Lead sponsor Cindi Fowler (D-14), addressing a question from a Parks and Sustainability Committee meeting last week, said that she has signatures of support from more than 5,000 Louisville golfers who would be willing to pay the additional $5 a day.

“I think it’s so important that we try to do what we can to keep things as normal as possible in this budget crisis that we’re in,” she said.

The fiscal sustainability of the golf courses is key to their survival as Louisville faces an increasing employee pension burden, which could result in additional budget cuts in the future.

Council members voted 22 to 1 to pass the ordinance. Bill Hollander (D-9) voted against the measure. He is the sponsor of another ordinance that would let Metro contract with outside agencies to manage the courses. The city is requesting proposals from such vendors through Oct. 15.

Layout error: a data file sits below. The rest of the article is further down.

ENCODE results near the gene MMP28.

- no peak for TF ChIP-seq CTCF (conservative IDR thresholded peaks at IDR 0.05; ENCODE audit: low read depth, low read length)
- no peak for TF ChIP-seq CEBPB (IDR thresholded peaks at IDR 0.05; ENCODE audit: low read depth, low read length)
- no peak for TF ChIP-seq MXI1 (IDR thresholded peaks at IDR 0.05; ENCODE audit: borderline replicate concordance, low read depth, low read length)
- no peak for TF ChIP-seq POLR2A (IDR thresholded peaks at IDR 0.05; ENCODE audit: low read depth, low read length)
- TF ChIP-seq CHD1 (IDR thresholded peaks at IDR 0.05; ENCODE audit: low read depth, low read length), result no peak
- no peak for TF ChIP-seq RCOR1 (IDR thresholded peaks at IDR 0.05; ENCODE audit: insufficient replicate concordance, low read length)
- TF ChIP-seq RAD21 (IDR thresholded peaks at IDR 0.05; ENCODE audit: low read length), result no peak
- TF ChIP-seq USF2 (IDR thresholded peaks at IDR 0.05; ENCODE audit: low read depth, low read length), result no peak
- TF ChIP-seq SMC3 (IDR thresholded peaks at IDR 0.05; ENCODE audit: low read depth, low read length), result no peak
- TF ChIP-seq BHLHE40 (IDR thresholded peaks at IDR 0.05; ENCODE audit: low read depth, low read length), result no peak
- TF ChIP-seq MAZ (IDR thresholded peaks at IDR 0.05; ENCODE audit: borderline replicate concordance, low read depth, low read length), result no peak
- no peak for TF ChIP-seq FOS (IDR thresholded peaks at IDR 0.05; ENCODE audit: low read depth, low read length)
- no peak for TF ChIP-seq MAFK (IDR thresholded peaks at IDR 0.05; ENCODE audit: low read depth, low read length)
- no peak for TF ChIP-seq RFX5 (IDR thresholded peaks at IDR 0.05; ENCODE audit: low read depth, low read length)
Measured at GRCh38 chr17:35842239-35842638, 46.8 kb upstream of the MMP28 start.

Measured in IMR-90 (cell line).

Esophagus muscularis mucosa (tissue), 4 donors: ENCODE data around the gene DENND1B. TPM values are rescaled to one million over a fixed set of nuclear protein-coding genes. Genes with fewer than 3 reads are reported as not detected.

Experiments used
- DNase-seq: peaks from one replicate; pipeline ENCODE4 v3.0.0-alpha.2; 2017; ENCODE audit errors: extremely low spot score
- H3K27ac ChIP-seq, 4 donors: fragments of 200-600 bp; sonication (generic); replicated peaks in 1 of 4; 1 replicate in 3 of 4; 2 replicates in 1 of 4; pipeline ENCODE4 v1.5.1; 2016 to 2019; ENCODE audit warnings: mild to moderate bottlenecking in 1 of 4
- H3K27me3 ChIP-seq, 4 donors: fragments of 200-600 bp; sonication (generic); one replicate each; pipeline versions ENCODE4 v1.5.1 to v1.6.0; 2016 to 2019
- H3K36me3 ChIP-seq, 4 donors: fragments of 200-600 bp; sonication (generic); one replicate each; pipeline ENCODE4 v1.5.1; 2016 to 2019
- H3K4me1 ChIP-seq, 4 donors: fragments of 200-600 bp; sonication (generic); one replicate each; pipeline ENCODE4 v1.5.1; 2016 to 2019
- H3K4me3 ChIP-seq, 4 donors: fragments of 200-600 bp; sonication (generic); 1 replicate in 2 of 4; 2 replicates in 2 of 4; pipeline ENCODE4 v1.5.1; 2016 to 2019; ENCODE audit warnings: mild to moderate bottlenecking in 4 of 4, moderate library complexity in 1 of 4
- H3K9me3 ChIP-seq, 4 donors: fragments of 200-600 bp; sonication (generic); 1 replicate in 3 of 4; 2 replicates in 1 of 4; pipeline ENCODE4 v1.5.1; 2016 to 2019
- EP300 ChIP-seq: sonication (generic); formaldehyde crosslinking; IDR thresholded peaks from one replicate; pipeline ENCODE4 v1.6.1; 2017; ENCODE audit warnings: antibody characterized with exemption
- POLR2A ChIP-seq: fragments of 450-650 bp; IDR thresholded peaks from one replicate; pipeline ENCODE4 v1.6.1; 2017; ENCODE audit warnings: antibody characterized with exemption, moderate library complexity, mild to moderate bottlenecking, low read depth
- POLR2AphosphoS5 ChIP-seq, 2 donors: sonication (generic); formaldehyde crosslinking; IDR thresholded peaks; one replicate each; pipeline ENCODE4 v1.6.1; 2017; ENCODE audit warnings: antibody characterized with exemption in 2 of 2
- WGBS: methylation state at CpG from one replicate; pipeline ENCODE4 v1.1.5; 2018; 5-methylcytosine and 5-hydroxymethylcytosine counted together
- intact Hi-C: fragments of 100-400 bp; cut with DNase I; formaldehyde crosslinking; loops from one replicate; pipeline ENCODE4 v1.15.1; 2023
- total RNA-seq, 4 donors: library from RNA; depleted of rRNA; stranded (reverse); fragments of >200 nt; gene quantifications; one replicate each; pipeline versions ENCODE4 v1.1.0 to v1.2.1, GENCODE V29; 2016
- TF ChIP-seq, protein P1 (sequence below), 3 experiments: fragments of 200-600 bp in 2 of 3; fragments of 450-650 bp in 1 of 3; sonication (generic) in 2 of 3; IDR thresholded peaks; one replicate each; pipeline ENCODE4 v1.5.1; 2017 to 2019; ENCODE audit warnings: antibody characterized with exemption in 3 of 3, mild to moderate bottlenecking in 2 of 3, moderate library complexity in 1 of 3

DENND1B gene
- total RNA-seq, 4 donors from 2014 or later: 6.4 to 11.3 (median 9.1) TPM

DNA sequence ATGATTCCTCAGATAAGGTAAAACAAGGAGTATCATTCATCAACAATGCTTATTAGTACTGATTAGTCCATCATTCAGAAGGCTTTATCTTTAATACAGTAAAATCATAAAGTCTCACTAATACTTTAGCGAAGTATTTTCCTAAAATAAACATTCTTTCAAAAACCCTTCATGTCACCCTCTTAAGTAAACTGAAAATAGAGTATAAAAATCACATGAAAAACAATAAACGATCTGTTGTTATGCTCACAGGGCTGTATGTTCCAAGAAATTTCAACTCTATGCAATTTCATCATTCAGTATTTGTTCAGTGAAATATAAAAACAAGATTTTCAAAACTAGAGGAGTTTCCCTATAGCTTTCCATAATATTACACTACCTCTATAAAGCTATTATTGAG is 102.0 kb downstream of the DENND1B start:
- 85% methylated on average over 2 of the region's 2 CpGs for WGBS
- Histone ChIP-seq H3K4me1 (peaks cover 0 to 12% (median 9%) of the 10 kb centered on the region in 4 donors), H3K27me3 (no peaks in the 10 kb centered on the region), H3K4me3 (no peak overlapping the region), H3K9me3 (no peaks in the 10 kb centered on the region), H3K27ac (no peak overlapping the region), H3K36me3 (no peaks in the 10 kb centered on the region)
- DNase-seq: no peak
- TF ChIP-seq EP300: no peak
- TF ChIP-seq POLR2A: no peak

Metro Council Could Raise Fees To Save Unprofitable Public Golf Courses Thursday, Oct 10 2019 

Most of Louisville’s 10 public golf courses are losing money. That’s why some of them were at risk of closure as city leaders considered cost-saving measures for this year’s budget. Now, officials are considering two options to keep the courses open.

The first, a plan to allow public golf courses to raise greens fees and adjust pricing based on demand, will likely face a Metro Council vote Thursday evening. That’s despite a deadline next week for a request for proposals from outside management companies that the mayor’s office put out in September.

The ordinance suggests raising daily fees by $5.

With employee pension costs expected to continue rising for several years, officials are looking for new sources of revenue in general. And raising fees could be one way to keep golf courses open.